I know I was lucky, but there was more to it than that. There must have been angels hovering around me the day I fell through that bridge. They were by my side during my hospitalization in Battambang – and beyond.
If not for angels, how else to explain the miracle that happened when I fell from such a height – without a bicycle helmet – and the worst of the brain-related injuries I sustained from the impact were: a thin layer of subdural hygroma in both frontal regions (prognostically insignificant) and mild ecchymosis periorbitally which translates into a bad bruise around my left eye.
There was the ‘angel’ who saw to it that I was delivered to the best hospital around. I initially heard about Keo Vich from hospital staff, and how, thanks to her, I was brought in to the Emergency Surgical Center. Someone who saw me take a dive must have known that she lived nearby, sent for her and made it possible for me to be transported to arguably the best equipped and only foreign-staffed hospital in the country – at least in terms of surgical and trauma care. I can still see Mrs. Vich’s warm smile as she visited me daily on the ward, comforting me by clasping my hand tightly.
Some kind of unearthly spirit must have delivered me into the hands of Dr. Benjamin Miller, a young American orthopaedic surgeon. Only three weeks into his stint in Battambang – and the last of his overseas assignments, which included Malawi and Bhutan – Dr. Miller’s stamina must have been put to the test that day before Chinese New Year, with throngs of casualties pouring in, I among them. I will always be grateful that, in a country starved for native-bred physicians, I was put into the able hands of “Dr. Ben” who saw fit NOT to operate on me. In this instance, surely I was in the right place at the right time. (The photo below is from Dr. Miller’s travel blog, which is right here.)
And then there was Sabrina, the Italian medical coordinator who, despite a somewhat icy exterior, could reassure me like nobody else that I would be well taken care of. Hers was the first English-speaking voice I heard when I awoke in the ER – and the last, before someone yelled “mass casualties coming in,” whereupon I noticed a deep gash in my left hand and promptly conked out.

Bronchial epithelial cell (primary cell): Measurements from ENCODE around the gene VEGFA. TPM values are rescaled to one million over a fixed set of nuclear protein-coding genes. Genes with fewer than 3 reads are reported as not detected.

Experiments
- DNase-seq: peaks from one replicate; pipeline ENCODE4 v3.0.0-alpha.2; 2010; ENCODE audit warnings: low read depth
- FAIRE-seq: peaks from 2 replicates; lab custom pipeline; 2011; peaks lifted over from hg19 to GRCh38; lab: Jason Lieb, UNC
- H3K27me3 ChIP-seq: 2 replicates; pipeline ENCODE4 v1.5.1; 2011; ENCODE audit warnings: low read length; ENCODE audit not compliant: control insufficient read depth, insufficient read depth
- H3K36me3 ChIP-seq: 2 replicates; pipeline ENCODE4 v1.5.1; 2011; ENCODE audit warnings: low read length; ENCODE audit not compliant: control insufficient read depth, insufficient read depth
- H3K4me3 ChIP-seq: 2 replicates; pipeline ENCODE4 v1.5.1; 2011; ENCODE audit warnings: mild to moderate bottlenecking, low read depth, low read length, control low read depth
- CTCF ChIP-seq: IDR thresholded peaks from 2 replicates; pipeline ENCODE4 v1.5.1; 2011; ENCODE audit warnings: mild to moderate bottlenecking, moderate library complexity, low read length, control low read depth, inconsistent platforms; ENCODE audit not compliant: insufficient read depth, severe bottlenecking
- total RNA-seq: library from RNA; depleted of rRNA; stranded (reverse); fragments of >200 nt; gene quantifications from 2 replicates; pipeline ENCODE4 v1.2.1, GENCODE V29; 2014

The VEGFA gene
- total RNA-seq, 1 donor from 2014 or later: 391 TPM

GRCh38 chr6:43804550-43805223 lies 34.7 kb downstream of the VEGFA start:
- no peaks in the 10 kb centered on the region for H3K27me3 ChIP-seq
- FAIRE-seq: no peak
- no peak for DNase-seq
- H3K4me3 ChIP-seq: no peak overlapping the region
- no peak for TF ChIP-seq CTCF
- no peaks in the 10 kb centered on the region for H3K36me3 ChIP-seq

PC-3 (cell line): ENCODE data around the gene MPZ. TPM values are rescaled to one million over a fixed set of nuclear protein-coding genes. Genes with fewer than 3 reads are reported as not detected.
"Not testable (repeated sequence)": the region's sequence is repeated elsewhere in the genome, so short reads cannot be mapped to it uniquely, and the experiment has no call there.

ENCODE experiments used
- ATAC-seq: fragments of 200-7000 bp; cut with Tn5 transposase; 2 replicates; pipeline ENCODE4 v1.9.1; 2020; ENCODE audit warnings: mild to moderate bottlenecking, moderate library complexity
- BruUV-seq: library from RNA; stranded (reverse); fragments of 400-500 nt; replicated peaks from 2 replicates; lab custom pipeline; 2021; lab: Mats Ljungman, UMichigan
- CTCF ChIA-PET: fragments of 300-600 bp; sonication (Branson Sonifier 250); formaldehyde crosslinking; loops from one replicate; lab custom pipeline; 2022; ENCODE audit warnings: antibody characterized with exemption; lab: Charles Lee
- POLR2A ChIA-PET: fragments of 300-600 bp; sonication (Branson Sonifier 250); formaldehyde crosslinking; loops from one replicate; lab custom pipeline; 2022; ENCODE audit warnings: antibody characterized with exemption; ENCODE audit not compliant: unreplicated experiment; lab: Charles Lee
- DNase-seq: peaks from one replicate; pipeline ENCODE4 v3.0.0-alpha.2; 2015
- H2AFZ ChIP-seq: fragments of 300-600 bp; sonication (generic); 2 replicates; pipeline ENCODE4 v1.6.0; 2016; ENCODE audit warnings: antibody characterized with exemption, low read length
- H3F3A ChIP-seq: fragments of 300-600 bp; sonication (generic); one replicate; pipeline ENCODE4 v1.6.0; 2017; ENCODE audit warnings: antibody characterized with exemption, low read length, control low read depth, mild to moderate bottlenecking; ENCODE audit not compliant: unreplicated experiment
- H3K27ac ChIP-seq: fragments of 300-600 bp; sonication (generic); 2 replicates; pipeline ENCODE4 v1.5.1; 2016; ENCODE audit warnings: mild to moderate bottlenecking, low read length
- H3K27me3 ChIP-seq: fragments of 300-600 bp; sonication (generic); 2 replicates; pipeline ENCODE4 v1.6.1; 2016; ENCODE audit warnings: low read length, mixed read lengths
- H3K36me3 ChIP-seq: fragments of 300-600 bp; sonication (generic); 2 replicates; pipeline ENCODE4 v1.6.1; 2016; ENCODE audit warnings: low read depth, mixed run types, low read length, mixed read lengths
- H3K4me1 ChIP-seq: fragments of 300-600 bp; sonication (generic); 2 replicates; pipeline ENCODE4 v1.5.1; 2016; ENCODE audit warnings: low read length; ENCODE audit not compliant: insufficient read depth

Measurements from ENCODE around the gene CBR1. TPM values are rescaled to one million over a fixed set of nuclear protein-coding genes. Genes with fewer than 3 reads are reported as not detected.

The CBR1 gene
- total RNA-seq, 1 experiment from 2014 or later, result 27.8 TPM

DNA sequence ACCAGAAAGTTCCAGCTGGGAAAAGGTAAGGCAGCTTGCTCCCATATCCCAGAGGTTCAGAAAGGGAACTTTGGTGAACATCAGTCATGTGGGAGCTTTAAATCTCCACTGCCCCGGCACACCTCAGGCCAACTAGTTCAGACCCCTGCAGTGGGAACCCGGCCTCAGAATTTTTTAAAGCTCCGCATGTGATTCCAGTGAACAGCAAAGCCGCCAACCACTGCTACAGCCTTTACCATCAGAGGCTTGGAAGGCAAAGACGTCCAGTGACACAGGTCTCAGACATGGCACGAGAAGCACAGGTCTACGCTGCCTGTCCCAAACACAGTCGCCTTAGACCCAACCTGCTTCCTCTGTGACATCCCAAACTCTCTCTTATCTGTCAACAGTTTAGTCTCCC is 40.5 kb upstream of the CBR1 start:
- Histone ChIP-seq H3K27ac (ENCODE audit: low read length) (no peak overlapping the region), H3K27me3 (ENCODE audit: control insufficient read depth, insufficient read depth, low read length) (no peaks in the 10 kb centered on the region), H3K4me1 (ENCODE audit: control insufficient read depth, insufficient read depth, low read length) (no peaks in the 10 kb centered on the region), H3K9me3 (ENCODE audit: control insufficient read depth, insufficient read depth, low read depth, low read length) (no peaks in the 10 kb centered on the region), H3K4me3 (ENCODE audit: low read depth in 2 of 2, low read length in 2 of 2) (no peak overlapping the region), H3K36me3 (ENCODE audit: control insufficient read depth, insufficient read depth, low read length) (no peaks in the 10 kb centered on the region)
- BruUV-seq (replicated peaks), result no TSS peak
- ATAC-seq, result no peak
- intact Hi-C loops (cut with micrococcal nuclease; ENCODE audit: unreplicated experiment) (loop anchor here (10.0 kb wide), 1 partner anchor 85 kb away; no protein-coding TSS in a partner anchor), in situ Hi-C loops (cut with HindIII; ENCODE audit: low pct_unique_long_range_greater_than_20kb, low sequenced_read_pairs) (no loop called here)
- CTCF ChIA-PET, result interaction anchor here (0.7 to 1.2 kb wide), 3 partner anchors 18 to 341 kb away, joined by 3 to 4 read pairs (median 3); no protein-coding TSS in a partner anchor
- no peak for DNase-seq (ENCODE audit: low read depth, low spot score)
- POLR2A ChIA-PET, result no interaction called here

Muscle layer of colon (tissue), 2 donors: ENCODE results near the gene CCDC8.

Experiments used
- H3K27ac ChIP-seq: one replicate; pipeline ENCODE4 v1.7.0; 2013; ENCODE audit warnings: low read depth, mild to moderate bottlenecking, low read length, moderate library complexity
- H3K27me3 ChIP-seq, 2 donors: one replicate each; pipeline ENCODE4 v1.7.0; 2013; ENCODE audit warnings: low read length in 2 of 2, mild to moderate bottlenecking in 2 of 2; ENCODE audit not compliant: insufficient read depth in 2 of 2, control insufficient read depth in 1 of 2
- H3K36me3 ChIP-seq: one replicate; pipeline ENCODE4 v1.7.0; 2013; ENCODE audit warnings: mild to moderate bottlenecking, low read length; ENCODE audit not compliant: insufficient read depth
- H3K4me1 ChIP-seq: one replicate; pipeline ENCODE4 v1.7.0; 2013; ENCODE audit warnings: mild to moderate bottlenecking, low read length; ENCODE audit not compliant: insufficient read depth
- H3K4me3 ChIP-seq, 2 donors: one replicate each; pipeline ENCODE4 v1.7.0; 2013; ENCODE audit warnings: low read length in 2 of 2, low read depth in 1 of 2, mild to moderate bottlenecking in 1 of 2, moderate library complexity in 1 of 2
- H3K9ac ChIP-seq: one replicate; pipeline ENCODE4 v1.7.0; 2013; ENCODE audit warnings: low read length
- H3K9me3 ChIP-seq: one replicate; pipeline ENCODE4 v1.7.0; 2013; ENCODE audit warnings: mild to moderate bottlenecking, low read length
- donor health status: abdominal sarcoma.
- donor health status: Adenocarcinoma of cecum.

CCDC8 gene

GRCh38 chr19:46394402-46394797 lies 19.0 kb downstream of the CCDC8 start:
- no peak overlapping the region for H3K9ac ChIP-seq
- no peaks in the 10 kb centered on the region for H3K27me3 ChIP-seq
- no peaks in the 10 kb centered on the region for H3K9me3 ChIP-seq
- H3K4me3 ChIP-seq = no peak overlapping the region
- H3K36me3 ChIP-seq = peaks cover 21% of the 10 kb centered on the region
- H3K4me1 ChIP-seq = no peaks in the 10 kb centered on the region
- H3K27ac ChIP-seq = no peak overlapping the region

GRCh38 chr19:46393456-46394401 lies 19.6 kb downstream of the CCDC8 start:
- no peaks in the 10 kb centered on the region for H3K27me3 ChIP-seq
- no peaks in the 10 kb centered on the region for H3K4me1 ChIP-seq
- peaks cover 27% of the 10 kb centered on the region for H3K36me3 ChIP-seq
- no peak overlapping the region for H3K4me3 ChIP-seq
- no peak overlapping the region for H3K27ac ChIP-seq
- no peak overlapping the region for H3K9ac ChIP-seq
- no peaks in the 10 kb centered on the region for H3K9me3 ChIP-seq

Mauro was the steady and reliable logistician, magically able to coordinate phone calls and ambulance transfers that seemed all but impossible. He somehow managed to be level-headed, professional and yet expressively concerned about my mental state and physical comfort. He would suddenly appear on the ward during some of my more desperate moments, smilingly handing me his phone so I could talk with a relative or consular official on the other end. Mauro was my no-nonsense one-man mobile band.
Debbie had an angelic quality of a different kind. Of Northern Irish origin (oops, sorry D!), she had a calm demeanor, nearly always bending down next to my bed so that our heads were at the same height. I was touched when she offered a book, even though I was in no place to read; it was The Book Thief, and I have it still.
Lara, the physiotherapist, tried hard (but unsuccessfully) to coerce me to sit on a chair or at least to stand up. She even brought along Sabrina for backup. No chance. Although I’m not convinced about the merits of her attempts to get me to move so soon after sustaining such major fractures, I certainly give her credit for having put up with my stubbornness and resistance.
And lastly, Mirko. I believe he was a nurse. With his nearly-bald (or was it shaven?) pate of gingi (orange) hair, freckles and a depth of warmth I wish I’d bottled up for home, Mirko truly saved me from myself. He did what none of the others had time or inclination to do: he washed my body from top to bottom (after asking me permission). Once, he set up a makeshift divider right on the ward, only partly obscuring me from view, then helped me undress while still lying down, soaped me up and watered me clean. Another time, he wheeled me to the shower-room on a gurney and hosed me down, scrubbing me with slow and deliberately careful strokes. There are not many like him; I am deeply grateful for the comfort and kindness that Mirko showered on me and the gift of water that cleansed me, inside and out.
Forget L.A., Battambang is my City of Angels.
You can see photos of the hospital and its lush tropical gardens here. Of course, the only peek and sniff I managed to get of this oasis of calm was as I was being ferried out to an ambulance on my way to Bangkok…